Sustainability communicators don’t have it easy. Public trust has dipped and anti-ESG sentiment is climbing, yet the need to share and advance solutions to the climate crisis has never been more pressing. What does it take to close this gap and tell stories that make an impact?
In February, the GreenBiz 23 Comms Summit offered a diverse mix of sustainability and communications professionals a rare opportunity to network, engage in hands-on messaging challenges and share insights for telling effective stories for a range of media and audiences.
The two-day event in Scottsdale, Arizona, brought together nearly 200 leaders in corporate sustainability and communications alongside external communications consultancies, legal counsel and experts from nonprofit groups and academia. They sought to learn best practices, network with peers, gain insights on consumer trends, refine language, improve internal alignment and gain legal clarity.
The event followed the Chatham House rule, which encouraged open communication and allowed participants to share insights but not identify who said them. From the panel discussions and hands-on, “360-degree” role-playing exercises aimed at solving real-world communications challenges, six themes emerged.
1. Steer clear of greenwashing
The problem: Comms Summit participants widely agreed that messages that spark charges of greenwashing are usually unintentional rather than purposefully deceitful. However, regulatory challenges related to environmental claims have increased in recent years by the Federal Trade Commission (FTC), state attorneys general, private litigators and the Better Business Bureau, along with their counterparts outside the United States.
The solution: Sustainability communicators must vet and validate their messages with hard data, being transparent and reporting progress against targeted benchmarks. They should also imagine how a “reasonable consumer” would interpret their message, which is the FTC’s basis for making a greenwashing charge. Empathizing with members of the intended audience and other stakeholders includes tailoring messages and pressure testing them for each group.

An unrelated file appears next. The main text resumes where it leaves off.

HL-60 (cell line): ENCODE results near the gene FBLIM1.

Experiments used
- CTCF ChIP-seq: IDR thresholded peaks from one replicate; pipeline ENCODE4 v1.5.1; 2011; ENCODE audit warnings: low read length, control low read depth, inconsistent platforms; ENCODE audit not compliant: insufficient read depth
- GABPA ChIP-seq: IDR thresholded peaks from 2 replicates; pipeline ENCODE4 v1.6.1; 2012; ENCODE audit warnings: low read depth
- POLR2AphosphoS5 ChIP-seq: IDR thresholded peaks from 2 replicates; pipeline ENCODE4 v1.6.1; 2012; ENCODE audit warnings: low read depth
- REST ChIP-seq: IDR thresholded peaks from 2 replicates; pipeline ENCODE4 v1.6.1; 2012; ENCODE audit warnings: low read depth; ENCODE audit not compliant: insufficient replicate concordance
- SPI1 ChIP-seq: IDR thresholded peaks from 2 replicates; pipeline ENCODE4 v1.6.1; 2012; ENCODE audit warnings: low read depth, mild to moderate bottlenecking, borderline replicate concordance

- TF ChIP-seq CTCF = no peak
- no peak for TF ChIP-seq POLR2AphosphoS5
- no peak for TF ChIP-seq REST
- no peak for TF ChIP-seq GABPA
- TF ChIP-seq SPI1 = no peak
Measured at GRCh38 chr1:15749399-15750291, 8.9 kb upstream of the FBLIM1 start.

2. Greenhushing is the bigger problem
The problem: The fear of being called out for greenwashing has led to a greater threat: greenhushing. This practice of self-censorship is leading some companies to bury worthy climate and ESG stories. In a poll, when asked to name their biggest barrier to sustainability communications, 22 percent of those attending the Comms Summit said their top concern was “missed opportunities to tell our sustainability story.” Only 10 percent named greenwashing as their biggest concern.
The solution: In sustainability messaging, the perfect is often the enemy of the good. Corporations may shy away from announcing a target of anything less than 100 percent, even though change is often slow and incremental. Yet embracing vulnerability can enhance public trust and lead to more interesting stories along the way. Don’t be afraid to tell the story of the less-than-perfect target, sharing the timelines, twists and turns of short-term actions and baby steps. Tell an honest and authentic tale of what goes into a best effort and acknowledge that more needs to happen, bringing stakeholders along for the journey.
3. Navigate the ‘Bermuda triangle of sustainability messaging’
The problem: From the big picture to granular details, many things can get lost in a “Bermuda Triangle” when sustainability executives, communicators and legal experts across an organization come together to finalize a message. Sustainability leaders strive to convey meaningful goals and progress grounded in science, but often overuse jargon, thereby clouding the message they are hoping to convey. Public relations professionals seek to transform technical language into compelling prose, but often distort or oversimplify the meaning, sometimes with the kind of overarching claims that can get the attention of critics and regulators. Legal experts seek to mitigate those risks but may quash the creative efforts of the communications teams.